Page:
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News . Feature Stories . Recognition, milestones were highlights of 2014 for CIA

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January 08, 2015

Recognition, milestones were highlights of 2014 for CIA

Time-lapse video shows building construction

For the Cleveland Institute of Art and many of its students, faculty, and graduates, 2014 was a year of recognition and milestones. As the calendar year closed, construction crews were completing work on the new, 80,000-square-foot George Gund Building; the new Uptown Residence Hall was completed in time to welcome the entering freshmen class in August; and CIA was again named one of the best colleges in the Midwest by The Princeton Review.

A dramatic time-lapse video shows CIA's new building springing to life, but the process actually took more than a year, from autumn 2013 until mid-winter 2014-2015. Early in 2015, non-academic departments will begin moving from CIA’s East Boulevard George Gund Building to the gleaming new, Euclid Avenue George Gund Building. The library and remaining academic departments on East Boulevard will move to the new complex during summer so that, by the start of the 2015-2016 academic year, the entire college will be unified on the Euclid Avenue site and all CIA students will – for the first time in more than a quarter of a century – learn, create, and inspire one another on a single campus.

CIA’s new Uptown Residence Hall was completed in time to welcome the entering freshmen class in August. This gleaming new facility was built by the visionary developer MRN Ltd. and designed by renowned architect Stanley Saitowitz. The hall accommodates 130 students in apartment-style suites with kitchenettes, semi-private bedrooms and bathrooms, and shared workspaces outfitted with drafting tables. Students enjoy lounges on every floor, decks with sweeping views of the city, even exercise equipment and laptop docking stations overlooking the new MOCA Cleveland.

CIA was one of only two art and design colleges named one of the best colleges in the Midwest by The Princeton Review. CIA’s profile on the Princeton Review site notes that “Academically, liberal arts are emphasized.” The profile also cites the personal studio space that each student receives, once in a major; the school’s flexibility in allowing students to explore disciplines outside their major; and the fact that faculty members are “actual working professionals.”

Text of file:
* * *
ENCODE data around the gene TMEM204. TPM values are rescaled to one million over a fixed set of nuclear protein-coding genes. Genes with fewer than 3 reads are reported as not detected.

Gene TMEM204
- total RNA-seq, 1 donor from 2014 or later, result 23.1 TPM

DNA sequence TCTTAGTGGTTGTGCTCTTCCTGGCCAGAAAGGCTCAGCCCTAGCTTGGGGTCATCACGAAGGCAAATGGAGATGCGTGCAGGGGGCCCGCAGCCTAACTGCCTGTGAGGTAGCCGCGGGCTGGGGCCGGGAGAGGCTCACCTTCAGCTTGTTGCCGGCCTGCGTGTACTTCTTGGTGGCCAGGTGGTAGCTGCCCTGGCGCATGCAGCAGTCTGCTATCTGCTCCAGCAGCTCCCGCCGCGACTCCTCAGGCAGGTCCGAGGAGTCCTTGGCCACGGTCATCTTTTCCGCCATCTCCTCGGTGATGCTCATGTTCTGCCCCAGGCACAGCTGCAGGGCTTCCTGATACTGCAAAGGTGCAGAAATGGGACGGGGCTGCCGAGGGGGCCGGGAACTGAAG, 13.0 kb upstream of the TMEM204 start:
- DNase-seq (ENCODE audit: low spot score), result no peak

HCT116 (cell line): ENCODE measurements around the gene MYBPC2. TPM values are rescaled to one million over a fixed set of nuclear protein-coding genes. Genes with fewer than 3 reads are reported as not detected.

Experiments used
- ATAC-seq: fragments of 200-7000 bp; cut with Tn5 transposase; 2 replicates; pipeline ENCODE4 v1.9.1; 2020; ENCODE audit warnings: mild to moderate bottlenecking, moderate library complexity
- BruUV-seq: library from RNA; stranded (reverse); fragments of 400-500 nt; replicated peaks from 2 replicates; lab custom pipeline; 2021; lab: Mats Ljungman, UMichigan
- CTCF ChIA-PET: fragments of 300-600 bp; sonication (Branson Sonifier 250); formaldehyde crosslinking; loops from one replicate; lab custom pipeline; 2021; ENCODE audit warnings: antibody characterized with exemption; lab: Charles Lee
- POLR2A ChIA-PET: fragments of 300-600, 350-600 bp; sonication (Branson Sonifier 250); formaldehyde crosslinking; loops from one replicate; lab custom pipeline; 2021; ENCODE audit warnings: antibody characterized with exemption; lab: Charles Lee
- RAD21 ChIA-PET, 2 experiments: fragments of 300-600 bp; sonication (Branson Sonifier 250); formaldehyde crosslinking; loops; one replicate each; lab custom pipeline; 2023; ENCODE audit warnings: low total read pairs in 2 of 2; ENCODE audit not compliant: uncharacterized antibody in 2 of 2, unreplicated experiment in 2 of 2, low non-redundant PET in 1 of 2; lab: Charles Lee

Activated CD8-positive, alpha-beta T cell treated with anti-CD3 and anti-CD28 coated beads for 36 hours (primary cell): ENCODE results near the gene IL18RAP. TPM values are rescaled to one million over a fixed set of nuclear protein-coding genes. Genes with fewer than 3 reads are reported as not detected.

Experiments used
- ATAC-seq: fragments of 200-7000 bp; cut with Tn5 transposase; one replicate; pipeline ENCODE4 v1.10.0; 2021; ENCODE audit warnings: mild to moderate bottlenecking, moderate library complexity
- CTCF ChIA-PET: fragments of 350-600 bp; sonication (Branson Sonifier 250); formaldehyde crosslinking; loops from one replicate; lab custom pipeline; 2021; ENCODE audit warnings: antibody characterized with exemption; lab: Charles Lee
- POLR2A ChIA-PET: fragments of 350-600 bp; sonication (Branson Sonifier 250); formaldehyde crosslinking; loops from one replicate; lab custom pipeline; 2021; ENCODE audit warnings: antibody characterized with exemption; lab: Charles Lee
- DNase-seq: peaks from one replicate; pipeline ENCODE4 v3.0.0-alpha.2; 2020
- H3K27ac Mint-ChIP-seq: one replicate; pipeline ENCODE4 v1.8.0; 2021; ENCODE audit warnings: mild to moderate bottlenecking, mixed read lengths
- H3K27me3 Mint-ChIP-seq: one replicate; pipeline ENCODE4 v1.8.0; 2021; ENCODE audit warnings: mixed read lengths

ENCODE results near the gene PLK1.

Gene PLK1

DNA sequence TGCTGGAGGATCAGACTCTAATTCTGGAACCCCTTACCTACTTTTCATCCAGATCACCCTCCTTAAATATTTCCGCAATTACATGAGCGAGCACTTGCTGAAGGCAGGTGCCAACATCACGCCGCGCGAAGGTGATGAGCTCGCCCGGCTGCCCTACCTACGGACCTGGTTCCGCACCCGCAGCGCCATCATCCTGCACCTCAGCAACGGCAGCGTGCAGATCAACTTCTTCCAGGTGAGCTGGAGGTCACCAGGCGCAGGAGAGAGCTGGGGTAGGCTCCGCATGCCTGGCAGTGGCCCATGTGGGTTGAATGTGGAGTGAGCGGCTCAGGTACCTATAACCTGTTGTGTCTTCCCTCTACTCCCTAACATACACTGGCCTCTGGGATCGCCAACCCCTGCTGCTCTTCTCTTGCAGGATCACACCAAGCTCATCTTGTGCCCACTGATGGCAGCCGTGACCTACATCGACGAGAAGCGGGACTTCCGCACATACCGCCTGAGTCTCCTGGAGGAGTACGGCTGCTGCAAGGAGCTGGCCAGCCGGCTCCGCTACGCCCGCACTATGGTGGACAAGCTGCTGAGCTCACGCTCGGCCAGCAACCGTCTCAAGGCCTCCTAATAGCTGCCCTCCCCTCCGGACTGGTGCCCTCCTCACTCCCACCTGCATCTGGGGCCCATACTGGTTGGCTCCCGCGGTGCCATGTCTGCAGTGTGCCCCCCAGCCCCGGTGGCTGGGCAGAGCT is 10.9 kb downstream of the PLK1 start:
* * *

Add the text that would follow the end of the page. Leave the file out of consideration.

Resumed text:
Other milestones and headlines in 2014 included:

  • CIA announced it will offer a full-tuition, four-year scholarship to one Cleveland Metropolitan School District (CMSD) student enrolling at the college of art and design in the fall of 2015. The scholarship is open to any current senior at a CMSD high school who submits to CIA a complete application for admission, along with a complete portfolio or artwork, by the March 1, 2015 deadline, and is accepted for admission to CIA.
  • Stephen Vetter, a renowned international development specialist, spent a week at CIA as a Woodrow Wilson Visiting Fellow in October presenting lectures, participating in a civic dialog, appearing on public radio, and answering questions in a nationally broadcast free speech forum. The Woodrow Wilson Visiting Fellows program is administered by the Council of Independent Colleges in Washington, D.C.
  • Video artist Chi-Yu Liao was in residence for the fall 2014 semester as one of the Cleveland Foundation’s Creative Fusion artists. Coming from Taiwan, Liao immersed herself in American culture and included CIA students in her video work. “I really enjoyed the time and experience to work with people here,” she said in a panel discussion involving her fellow Creative Fusion artists in November.
  • CIA bestowed its highest honors on accomplished ceramicist and Professor Judith Salomon and long-serving board leader Gary R. Johnson in October. Salomon received the Award for Artistic Achievement and Johnson received the Award for Service. Together, the awards recognize those who have made significant contributions to the arts through their own artistic pursuits or through their exceptional service and philanthropy.
  • CIA alumnus, professor, and Chair of the Illustration Department Dominic Scibilia ’72 was honored with CIA’s Viktor Schreckengost Teaching Award in May. Named for the late artist, industrial designer, and 1929 graduate, the award is presented annually to current or former faculty members in recognition of teaching excellence at CIA over a period of at least 10 years.
  • Internationally collected glass artist and CIA graduate Marc Petrovic ’91 was appointed assistant professor and chair of the Glass Department. Petrovic began teaching in fall, 2014 after the retirement of long-time department chair Brent Kee Young.
  • CIA appointed award-winning designer Haishan Deng to lead its renowned transportation design program. Deng is the recipient of 12 design awards, including one from the German Association of the Automotive Industry, and a Michelin Challenge Design Award.